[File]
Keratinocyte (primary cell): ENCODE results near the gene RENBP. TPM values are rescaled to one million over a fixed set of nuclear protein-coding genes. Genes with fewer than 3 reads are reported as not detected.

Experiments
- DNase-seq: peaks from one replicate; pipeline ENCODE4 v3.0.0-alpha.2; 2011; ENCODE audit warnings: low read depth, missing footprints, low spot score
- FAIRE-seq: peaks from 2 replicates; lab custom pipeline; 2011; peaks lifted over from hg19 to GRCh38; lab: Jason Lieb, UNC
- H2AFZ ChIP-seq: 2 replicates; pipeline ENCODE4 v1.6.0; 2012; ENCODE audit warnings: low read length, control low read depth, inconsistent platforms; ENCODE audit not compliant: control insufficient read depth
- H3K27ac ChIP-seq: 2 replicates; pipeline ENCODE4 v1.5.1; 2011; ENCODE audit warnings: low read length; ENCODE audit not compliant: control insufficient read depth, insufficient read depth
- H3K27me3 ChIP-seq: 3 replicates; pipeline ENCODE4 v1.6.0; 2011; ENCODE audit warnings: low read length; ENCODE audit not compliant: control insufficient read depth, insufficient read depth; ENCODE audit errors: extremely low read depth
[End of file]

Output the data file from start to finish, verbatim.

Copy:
Keratinocyte (primary cell): ENCODE results near the gene RENBP. TPM values are rescaled to one million over a fixed set of nuclear protein-coding genes. Genes with fewer than 3 reads are reported as not detected.

Experiments
- DNase-seq: peaks from one replicate; pipeline ENCODE4 v3.0.0-alpha.2; 2011; ENCODE audit warnings: low read depth, missing footprints, low spot score
- FAIRE-seq: peaks from 2 replicates; lab custom pipeline; 2011; peaks lifted over from hg19 to GRCh38; lab: Jason Lieb, UNC
- H2AFZ ChIP-seq: 2 replicates; pipeline ENCODE4 v1.6.0; 2012; ENCODE audit warnings: low read length, control low read depth, inconsistent platforms; ENCODE audit not compliant: control insufficient read depth
- H3K27ac ChIP-seq: 2 replicates; pipeline ENCODE4 v1.5.1; 2011; ENCODE audit warnings: low read length; ENCODE audit not compliant: control insufficient read depth, insufficient read depth
- H3K27me3 ChIP-seq: 3 replicates; pipeline ENCODE4 v1.6.0; 2011; ENCODE audit warnings: low read length; ENCODE audit not compliant: control insufficient read depth, insufficient read depth; ENCODE audit errors: extremely low read depth